Preparative SFC had a beginning in the early 1980s with Perrut patenting recycle preparative SFC with cyclone separators, for petroleum applications, using pure carbon dioxide as the mobile phase, in 1982 (2). Manufacturers Prochrom [now part of Novasep (Pompey, France)] and Novasep have had a continuous presence in larger scale SFC since that time. Jasco (Easton, Maryland) introduced their combined supercritical fluid extraction (SFE)–SFC system in 1985, which was similar to the modified HP1084 system. It featured the first electronic back pressure regulator specifically designed for SFC (and SFE).
Capillary or open-tubular SFC, originally reported by Milton Lee and others in 1984 (3), was commercialized by 1986, through Lee Scientific (acquired by Dionex Corporation, Sunnyvale, California) but spun off. Core individuals are now part of Selerity (Salt Lake City, Utah). Capillary columns dominated the development of both theory and instrumentation in SFC for the next 5–7 years. Capillary instruments closely resembled a GC, but used a syringe pump as a pressure source, and a fixed restrictor to limit flow through small-internal-diameter open-tubular columns. The vast majority of applications used pressure programming with pure carbon dioxide as the mobile phase. Detection was FID but many other detectors were used, including MS. Columns were mostly 50-μm i.d. fused silica.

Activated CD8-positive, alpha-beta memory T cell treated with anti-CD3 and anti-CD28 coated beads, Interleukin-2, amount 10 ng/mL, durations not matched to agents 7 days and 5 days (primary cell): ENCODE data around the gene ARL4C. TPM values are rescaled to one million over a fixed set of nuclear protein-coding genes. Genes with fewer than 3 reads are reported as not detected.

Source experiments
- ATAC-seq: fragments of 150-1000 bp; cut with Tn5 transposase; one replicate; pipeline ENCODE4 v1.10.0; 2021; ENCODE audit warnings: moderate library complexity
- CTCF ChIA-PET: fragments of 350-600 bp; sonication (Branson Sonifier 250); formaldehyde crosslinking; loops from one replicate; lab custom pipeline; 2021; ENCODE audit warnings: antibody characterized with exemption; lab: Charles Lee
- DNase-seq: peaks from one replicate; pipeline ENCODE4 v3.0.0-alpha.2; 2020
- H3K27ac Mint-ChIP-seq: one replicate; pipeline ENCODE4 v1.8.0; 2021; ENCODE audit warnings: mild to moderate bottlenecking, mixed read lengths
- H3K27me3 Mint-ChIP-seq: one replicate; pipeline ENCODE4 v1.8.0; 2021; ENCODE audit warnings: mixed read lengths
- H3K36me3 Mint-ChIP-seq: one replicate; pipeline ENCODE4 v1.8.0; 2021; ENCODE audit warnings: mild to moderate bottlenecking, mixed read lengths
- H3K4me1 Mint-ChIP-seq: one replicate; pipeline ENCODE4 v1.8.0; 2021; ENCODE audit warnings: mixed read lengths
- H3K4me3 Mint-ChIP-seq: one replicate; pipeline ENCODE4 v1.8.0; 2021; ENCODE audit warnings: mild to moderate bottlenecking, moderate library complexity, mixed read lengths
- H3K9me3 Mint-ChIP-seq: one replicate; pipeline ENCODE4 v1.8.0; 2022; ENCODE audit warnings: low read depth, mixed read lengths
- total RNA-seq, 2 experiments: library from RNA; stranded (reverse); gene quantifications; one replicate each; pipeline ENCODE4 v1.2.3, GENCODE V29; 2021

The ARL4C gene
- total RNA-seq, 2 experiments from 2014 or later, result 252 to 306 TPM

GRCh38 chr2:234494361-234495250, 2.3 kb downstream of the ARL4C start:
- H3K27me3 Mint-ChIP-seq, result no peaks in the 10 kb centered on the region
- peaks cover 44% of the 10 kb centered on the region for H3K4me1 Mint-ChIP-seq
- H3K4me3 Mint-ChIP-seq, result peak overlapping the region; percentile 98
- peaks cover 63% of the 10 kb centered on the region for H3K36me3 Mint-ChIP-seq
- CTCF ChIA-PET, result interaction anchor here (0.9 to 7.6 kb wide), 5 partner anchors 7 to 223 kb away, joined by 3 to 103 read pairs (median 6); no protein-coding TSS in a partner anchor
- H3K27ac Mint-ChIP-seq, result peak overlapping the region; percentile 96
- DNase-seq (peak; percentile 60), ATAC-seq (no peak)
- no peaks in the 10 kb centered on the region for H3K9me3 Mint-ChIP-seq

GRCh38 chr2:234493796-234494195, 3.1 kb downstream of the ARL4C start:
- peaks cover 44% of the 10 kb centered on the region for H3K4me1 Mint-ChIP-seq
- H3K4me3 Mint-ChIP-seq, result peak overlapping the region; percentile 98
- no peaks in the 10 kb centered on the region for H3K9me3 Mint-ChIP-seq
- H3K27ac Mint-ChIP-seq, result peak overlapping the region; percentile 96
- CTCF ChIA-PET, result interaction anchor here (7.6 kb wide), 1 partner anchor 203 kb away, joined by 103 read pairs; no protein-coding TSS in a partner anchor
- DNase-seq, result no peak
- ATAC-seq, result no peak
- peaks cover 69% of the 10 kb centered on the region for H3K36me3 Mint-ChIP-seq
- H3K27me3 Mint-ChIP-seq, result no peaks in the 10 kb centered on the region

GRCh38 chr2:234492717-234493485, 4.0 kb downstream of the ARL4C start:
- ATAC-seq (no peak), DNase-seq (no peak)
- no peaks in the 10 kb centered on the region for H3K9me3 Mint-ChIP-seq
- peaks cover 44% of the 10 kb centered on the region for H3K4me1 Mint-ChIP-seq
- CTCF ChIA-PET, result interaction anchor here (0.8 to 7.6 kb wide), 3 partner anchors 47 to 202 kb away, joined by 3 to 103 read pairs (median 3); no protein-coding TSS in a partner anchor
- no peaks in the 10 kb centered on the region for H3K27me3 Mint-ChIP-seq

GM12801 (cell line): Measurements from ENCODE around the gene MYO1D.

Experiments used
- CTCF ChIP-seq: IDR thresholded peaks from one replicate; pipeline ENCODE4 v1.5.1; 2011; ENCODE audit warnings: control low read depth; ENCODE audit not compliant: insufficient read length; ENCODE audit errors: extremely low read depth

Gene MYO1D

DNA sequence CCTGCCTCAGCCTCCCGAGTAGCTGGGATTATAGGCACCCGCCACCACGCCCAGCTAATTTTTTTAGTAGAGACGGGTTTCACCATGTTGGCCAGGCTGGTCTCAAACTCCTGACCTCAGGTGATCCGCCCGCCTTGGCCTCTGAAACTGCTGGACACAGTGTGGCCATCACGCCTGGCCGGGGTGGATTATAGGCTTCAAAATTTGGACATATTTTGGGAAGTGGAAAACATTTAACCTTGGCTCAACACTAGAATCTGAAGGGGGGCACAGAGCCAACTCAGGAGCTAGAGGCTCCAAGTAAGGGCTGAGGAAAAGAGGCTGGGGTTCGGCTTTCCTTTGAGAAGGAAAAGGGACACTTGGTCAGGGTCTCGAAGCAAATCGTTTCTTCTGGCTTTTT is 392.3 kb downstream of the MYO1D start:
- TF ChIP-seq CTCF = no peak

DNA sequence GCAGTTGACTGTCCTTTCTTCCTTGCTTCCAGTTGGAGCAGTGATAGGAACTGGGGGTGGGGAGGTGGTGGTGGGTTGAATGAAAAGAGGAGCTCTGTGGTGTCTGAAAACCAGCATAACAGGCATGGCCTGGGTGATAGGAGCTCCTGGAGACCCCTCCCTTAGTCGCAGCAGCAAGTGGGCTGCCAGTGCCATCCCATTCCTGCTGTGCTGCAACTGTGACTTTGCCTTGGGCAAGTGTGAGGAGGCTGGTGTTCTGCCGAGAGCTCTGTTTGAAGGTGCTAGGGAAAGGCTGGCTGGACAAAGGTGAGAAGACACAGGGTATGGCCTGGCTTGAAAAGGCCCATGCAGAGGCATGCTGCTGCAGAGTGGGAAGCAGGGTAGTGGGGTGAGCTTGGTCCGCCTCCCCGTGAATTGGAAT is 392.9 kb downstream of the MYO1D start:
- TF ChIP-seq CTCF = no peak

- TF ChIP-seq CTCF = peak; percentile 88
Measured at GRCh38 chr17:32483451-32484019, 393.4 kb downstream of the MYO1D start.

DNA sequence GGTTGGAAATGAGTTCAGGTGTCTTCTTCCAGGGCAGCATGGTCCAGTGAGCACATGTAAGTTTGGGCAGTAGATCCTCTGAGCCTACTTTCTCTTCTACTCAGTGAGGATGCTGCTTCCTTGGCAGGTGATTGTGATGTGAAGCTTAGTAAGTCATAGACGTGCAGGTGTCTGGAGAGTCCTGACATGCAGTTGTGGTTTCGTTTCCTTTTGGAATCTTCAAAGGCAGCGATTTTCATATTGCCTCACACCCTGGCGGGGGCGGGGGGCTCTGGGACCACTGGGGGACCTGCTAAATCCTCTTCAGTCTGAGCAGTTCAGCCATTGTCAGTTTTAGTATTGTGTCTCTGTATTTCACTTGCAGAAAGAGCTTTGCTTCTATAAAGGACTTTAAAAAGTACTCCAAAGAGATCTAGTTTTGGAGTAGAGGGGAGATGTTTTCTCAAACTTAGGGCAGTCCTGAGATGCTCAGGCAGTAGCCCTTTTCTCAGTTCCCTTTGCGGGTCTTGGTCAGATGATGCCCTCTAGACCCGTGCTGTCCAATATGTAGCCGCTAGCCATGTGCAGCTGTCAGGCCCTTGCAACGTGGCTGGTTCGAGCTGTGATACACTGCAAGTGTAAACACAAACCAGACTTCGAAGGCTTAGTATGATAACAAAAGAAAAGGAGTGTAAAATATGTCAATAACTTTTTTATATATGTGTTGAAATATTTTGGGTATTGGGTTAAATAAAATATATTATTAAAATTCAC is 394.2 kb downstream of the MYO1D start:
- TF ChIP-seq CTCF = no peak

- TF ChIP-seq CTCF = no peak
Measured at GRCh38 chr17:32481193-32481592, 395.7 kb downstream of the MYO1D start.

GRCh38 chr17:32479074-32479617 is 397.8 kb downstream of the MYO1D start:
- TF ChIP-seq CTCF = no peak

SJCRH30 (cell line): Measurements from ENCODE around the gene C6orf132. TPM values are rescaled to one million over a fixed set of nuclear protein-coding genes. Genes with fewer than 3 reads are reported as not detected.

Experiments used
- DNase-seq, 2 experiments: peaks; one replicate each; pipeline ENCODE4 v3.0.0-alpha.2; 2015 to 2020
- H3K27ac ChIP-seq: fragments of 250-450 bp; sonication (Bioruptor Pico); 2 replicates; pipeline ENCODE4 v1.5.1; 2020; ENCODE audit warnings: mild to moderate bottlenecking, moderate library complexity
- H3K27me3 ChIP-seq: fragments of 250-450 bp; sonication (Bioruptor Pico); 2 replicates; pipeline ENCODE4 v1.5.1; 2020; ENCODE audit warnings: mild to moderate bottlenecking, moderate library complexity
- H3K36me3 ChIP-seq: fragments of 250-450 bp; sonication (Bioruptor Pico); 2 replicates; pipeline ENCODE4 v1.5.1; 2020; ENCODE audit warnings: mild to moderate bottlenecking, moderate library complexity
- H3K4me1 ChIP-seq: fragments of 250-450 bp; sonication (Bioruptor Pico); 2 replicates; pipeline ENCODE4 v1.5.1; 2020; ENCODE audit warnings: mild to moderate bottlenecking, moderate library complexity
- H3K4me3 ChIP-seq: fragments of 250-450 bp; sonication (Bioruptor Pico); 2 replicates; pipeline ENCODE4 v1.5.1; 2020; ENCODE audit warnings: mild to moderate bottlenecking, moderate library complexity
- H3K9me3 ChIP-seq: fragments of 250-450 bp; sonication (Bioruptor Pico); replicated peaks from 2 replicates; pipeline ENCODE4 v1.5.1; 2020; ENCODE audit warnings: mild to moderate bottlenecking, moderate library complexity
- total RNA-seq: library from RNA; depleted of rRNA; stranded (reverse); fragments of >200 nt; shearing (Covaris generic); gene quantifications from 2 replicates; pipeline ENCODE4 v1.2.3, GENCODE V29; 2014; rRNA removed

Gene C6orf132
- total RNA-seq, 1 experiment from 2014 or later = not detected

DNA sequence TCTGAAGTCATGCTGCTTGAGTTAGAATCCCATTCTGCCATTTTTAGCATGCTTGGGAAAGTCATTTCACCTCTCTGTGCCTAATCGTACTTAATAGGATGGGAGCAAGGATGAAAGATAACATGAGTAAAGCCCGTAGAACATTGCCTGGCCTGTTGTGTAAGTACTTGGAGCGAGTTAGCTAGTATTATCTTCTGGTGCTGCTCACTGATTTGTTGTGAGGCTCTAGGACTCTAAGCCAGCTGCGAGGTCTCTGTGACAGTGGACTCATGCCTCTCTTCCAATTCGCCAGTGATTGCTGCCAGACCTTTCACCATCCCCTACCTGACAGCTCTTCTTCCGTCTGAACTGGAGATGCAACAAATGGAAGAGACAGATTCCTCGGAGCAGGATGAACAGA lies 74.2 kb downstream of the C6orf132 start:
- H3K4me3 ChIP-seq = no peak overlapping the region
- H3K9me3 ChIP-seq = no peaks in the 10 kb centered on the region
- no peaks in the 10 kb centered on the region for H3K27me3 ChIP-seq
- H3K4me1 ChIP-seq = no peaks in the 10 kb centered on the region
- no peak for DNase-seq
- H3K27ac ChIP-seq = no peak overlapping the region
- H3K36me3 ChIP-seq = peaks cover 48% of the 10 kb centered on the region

Ronald E. Majors
Through the late 1980s, numerous other companies (including Isco [Lincoln, Nebraska], Carlo Erba [Milan, Italy], and CDS [Avondale, Pennsylvania]) introduced similar equipment (syringe pumps, pressure programming, fixed restrictors, and FID systems), but they were limited by a U.S. patent to only using micropacked columns. Most have exited the business and some are no longer in business or have been absorbed by others.
In 1992, Gilson and HP both introduced commercial analytical-scale SFC systems. For HP, this was their second product entry. Their hardware used binary, reciprocating pumps, electronic back pressure regulators, UV detectors, and computer control of all variables. The HP system was capable of both packed and capillary column operation. The Gilson pumps delivered a higher flow rate, prompting several largely unsuccessful attempts to create a small scale semipreparative instrument, using 1-cm columns. Gilson exited the SFC business around 2002. The HP product line was sold to Berger Instruments (BI) in 1995. BI immediately dropped capillary operation.